CD Knee Deep in the Hoopla [Remaster] (CD 1160548),
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Knee Deep in the Hoopla [Remaster]


  • 1. We Built This City
    2. Sara
    3. Tomorrow Doesn't Matter Tonight
    4. Rock Myself to Sleep
    5. Desparate Heart
    6. Private Room
    7. Before I Go
    8. Hearts of the World (Will Understand)
    9. Love Rusts
    Read More...
  • Additional Info
    Manufacturer Part Number (MPN): 716376

  • Credits
    Producer
    EngineerJeremy Smith; Tom Size

    This 1999 reissue contains one previously unreleased bonus track.
    Starship: Mickey Thomas, Grace Slick (vocals); Craig Chaquico (guitar); Pete Sears (bass); Donny Baldwin (drums, vocals).
    Additional personnel: Peter Wolf (keyboards); Kevin Dubrow, Dave Jenkins, Peter Beckett, J.C. Crowley, Siedah Garrett, Ina Wolf, Simon Climie, Lorraine Devon, Philip Ingram, Martin Page, Chris Sutton, Oren Waters, Les Garland (background vocals).
    Producers: Peter Wolf, Jeremy Smith.
    Reissue producer: Paul Williams.
    Recorded at The Plant Studios, Sausalito, California and The Music Grinder, Los Angeles, California. Includes liner notes by Michael Hill.
    Digitally remastered by Bill Lacey.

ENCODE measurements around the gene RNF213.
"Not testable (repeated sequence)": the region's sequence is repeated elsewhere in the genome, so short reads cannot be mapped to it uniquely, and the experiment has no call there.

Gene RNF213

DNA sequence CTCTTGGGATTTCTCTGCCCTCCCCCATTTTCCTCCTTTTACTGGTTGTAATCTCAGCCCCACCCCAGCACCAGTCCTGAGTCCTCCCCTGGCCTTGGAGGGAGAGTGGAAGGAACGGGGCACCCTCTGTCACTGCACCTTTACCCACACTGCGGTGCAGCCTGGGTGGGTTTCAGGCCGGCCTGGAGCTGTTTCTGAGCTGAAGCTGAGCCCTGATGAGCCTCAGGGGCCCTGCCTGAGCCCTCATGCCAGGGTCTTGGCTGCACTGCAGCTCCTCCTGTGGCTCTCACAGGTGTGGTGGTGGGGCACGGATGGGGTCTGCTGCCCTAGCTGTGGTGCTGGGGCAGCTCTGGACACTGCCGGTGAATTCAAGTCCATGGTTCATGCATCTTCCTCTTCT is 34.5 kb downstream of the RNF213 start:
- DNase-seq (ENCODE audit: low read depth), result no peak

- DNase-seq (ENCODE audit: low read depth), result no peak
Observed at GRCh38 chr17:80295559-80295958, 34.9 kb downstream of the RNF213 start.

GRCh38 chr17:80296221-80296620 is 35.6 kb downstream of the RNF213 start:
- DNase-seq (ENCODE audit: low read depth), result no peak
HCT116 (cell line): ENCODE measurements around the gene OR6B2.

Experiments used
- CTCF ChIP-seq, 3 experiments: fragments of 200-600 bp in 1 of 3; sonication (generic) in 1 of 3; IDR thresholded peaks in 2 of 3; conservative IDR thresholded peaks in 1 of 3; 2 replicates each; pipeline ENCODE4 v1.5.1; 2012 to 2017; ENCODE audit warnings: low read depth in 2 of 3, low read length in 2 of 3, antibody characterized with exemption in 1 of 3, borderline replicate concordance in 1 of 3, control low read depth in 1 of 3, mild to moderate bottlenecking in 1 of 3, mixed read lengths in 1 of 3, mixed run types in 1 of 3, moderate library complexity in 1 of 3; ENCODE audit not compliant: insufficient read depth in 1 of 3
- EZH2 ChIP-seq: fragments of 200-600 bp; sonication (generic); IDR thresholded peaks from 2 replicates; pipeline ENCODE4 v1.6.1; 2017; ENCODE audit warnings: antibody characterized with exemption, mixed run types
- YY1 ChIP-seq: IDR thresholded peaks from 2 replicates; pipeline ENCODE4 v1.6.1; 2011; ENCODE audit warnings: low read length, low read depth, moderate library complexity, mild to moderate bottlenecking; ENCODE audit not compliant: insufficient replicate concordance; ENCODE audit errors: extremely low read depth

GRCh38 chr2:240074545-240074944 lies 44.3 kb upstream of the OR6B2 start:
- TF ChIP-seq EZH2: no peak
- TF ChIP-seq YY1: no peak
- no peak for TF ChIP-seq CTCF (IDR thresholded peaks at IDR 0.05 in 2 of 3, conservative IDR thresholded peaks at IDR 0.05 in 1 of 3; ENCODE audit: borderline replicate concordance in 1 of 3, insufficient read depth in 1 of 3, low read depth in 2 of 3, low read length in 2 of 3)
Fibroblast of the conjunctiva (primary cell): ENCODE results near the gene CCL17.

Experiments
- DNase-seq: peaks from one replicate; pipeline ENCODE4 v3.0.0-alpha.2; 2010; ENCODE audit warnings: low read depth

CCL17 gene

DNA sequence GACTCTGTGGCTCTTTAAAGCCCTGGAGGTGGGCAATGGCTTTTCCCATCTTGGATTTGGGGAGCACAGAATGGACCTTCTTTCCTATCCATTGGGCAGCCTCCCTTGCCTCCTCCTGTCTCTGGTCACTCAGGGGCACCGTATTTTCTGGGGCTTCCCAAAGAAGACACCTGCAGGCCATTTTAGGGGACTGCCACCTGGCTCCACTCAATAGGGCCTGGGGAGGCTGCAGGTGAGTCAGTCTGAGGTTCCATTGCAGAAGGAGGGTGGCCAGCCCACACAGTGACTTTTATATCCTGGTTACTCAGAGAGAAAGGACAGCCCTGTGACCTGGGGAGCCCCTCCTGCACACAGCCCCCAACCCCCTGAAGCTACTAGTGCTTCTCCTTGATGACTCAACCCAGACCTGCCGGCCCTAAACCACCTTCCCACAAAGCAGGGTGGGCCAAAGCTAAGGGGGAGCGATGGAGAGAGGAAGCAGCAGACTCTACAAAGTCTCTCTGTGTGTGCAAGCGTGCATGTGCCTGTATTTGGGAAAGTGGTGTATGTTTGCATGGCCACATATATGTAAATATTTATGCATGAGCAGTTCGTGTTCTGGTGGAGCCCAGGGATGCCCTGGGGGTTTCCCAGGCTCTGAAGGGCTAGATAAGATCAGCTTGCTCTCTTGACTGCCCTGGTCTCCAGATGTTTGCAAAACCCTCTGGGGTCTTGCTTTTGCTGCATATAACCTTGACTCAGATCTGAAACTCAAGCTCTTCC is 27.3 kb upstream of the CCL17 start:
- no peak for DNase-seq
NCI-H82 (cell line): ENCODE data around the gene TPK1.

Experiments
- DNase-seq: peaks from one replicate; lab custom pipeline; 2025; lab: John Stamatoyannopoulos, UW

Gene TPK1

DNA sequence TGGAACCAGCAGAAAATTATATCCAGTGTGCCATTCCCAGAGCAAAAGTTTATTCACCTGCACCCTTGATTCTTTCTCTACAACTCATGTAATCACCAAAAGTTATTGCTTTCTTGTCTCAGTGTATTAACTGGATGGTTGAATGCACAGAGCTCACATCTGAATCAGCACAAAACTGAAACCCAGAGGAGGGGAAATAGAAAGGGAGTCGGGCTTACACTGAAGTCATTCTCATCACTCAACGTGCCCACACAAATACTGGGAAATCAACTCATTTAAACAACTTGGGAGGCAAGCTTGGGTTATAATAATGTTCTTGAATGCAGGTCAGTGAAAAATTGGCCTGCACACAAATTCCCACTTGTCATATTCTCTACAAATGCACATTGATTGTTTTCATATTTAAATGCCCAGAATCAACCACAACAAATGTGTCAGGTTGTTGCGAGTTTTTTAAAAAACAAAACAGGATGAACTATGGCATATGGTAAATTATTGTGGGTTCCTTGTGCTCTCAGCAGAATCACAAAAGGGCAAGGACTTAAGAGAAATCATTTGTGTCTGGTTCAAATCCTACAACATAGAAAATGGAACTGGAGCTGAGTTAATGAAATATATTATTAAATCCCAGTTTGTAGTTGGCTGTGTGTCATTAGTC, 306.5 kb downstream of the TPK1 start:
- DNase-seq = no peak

Left for dead after the departure of bandleader Paul Kantner the previous year, the newly christened Starship experienced an unexpected commercial comeback with 1985's Knee Deep in the Hoopla. The long-running band's most overtly commercial effort to date, Knee Deep in the Hoopla featured two number one hits: the unusual and much-maligned "We Built This City" and the Mickey Thomas-sung ballad "Sara." The songs, most of which came from outside songwriters, are pleasant but lightweight; when co-lead vocalist Grace Slick rocks out, as she does on "Rock Myself to Sleep," it sounds laughably out of place. Nevertheless, if the tracks are less than memorable, they are very tuneful and melodic and sympathetically produced by Jeremy Smith and hitmaker Peter Wolf (who had penned the group's hit "No Way Out" the previous year). Slick's presence is heavily muted, leaving the spotlight to Thomas' high-pitched arena rock wails. Huge hits notwithstanding, the standout cut on this album is clearly "Love Rusts," an eerie duet between Thomas and Slick tracing the dissolution of a relationship. The album is hardly a great artistic achievement, but it's better than the Starship records that followed, and it fit perfectly with 1985's zeitgeist of '60s relics cleaning up and making MOR comebacks. ~ Joseph McCombs

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